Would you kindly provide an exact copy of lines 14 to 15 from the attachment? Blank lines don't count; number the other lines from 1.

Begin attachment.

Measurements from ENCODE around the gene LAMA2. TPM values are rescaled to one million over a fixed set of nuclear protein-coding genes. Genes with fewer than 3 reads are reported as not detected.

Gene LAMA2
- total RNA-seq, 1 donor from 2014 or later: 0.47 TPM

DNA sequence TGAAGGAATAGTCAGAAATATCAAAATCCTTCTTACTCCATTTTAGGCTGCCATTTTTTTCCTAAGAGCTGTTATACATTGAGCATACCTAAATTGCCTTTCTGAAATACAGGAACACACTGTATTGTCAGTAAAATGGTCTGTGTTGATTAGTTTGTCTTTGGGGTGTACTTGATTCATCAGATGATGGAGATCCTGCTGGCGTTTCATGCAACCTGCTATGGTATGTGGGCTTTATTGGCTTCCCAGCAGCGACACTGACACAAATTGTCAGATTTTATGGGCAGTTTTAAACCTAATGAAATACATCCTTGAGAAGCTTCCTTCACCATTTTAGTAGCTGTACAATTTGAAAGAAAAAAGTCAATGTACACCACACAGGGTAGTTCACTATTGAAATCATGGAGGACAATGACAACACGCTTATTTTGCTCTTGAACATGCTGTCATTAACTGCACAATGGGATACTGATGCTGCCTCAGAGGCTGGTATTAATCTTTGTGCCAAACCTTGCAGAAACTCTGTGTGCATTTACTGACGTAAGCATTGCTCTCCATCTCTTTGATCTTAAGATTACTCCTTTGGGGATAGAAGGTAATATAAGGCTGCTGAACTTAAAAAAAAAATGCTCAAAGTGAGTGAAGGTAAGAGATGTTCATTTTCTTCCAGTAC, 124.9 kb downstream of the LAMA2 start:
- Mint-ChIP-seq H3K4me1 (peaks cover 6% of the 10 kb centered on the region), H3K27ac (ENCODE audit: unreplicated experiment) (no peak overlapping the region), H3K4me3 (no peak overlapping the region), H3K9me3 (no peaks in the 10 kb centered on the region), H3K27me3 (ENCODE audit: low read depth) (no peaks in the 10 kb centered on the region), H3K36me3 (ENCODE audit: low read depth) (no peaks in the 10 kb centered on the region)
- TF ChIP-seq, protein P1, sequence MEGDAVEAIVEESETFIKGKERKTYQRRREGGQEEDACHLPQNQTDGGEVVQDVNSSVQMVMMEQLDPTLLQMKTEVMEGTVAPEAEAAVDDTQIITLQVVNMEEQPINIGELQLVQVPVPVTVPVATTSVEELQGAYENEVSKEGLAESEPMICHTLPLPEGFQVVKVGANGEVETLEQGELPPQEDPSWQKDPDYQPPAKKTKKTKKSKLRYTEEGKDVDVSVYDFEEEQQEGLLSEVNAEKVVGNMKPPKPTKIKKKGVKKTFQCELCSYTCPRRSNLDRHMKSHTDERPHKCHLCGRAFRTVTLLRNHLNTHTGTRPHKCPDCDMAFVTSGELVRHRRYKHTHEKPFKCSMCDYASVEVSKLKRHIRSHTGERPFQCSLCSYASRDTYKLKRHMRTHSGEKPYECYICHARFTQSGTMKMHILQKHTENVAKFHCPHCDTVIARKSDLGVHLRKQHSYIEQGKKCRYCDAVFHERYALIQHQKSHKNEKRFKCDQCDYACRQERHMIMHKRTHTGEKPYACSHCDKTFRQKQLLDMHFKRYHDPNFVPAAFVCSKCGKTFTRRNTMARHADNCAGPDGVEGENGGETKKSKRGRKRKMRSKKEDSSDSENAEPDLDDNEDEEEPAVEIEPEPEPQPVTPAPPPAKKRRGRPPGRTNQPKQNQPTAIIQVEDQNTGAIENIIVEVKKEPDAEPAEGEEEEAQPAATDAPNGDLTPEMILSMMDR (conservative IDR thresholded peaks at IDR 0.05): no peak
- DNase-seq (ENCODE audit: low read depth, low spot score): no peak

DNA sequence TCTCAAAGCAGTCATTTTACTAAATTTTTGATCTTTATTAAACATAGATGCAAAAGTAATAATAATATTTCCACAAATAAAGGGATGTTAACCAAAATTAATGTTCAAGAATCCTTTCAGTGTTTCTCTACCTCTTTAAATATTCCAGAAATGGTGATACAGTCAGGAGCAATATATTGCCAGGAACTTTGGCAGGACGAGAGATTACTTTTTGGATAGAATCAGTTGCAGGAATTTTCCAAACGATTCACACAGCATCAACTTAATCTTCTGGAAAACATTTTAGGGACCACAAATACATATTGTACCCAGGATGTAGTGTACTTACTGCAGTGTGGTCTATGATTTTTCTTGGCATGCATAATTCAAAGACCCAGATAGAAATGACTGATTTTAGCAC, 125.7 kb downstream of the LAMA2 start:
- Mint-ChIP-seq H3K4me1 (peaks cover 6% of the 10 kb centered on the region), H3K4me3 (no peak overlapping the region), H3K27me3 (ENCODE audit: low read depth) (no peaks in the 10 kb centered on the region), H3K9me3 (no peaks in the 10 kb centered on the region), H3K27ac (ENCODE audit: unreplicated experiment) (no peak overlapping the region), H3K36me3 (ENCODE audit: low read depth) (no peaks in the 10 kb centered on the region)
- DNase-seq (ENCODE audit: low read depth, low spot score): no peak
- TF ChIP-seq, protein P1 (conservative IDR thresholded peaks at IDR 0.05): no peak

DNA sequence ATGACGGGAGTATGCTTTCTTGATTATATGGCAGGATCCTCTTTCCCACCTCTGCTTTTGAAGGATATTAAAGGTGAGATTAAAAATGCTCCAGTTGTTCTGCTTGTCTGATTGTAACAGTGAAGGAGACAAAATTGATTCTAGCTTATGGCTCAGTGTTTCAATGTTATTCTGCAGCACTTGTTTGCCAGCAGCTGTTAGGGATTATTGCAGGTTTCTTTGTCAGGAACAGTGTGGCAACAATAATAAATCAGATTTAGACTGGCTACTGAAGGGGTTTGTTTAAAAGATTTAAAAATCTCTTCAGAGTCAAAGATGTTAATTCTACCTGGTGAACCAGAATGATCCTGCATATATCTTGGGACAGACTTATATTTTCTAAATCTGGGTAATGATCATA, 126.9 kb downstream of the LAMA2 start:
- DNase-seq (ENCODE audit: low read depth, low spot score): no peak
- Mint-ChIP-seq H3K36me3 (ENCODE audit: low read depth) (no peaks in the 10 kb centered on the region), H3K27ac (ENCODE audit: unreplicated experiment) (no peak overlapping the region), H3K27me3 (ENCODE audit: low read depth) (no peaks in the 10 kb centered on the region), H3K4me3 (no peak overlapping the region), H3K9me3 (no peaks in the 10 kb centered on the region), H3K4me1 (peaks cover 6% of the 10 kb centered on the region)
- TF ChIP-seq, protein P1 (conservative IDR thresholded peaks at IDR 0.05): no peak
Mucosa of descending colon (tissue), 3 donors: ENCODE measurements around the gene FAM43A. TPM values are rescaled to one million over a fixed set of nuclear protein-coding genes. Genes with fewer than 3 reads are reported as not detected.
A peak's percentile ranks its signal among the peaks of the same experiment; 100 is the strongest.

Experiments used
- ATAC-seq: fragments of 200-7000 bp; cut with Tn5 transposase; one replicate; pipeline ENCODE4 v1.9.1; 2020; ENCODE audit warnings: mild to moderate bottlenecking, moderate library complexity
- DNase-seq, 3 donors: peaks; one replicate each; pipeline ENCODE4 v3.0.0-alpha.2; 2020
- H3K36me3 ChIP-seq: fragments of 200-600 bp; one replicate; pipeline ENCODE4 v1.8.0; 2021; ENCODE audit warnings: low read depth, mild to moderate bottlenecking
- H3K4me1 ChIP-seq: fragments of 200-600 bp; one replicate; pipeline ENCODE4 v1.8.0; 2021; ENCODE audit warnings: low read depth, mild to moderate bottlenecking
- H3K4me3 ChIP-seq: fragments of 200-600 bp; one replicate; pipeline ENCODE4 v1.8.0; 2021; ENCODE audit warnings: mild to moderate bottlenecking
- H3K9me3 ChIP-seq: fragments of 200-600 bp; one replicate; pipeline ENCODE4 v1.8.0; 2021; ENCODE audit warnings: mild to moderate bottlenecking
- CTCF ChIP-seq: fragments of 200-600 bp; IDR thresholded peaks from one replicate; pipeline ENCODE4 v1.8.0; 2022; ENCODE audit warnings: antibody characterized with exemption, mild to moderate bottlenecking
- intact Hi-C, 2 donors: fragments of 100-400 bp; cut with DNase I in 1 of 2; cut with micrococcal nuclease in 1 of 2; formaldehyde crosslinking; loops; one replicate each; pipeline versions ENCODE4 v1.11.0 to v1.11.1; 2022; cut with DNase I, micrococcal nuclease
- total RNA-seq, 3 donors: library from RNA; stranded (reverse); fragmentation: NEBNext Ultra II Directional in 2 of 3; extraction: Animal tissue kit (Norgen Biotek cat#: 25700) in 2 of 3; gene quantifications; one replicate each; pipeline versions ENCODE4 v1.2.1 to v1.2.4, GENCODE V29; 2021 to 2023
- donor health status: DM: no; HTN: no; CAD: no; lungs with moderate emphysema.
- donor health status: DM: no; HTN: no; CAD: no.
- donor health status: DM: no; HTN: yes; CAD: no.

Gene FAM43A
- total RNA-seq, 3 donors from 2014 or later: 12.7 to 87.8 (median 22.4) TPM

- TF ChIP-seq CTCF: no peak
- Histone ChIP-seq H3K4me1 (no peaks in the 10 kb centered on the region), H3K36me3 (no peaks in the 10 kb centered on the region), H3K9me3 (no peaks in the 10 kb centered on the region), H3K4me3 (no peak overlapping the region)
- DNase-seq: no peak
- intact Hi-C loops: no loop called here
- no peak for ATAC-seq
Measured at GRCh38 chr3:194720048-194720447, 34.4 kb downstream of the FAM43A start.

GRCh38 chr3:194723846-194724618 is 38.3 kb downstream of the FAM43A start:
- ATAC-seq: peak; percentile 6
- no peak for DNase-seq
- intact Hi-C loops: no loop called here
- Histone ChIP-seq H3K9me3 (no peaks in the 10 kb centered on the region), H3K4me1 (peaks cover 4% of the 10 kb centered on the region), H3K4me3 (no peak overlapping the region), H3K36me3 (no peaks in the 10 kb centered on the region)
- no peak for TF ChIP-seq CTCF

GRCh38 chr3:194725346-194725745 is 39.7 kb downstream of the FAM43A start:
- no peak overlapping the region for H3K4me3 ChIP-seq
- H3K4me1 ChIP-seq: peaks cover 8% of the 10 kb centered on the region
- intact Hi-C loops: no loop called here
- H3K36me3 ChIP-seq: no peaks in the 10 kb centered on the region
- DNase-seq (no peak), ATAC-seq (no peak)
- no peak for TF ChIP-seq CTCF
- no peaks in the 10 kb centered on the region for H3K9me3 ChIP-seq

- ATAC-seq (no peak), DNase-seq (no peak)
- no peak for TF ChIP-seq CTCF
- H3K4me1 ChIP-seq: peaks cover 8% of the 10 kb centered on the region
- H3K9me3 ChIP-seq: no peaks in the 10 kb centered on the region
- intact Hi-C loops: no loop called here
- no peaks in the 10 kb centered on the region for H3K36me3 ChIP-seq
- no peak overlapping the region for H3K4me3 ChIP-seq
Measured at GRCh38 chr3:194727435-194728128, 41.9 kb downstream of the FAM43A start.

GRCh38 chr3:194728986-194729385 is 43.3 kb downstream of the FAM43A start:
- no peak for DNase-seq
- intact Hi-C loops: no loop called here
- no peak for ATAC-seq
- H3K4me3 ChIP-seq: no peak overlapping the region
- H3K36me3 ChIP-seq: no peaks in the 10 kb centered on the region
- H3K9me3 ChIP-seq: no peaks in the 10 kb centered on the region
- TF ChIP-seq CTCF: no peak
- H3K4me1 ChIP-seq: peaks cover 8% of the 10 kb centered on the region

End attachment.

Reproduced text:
- Mint-ChIP-seq H3K36me3 (ENCODE audit: low read depth) (no peaks in the 10 kb centered on the region), H3K27ac (ENCODE audit: unreplicated experiment) (no peak overlapping the region), H3K27me3 (ENCODE audit: low read depth) (no peaks in the 10 kb centered on the region), H3K4me3 (no peak overlapping the region), H3K9me3 (no peaks in the 10 kb centered on the region), H3K4me1 (peaks cover 6% of the 10 kb centered on the region)
- TF ChIP-seq, protein P1 (conservative IDR thresholded peaks at IDR 0.05): no peak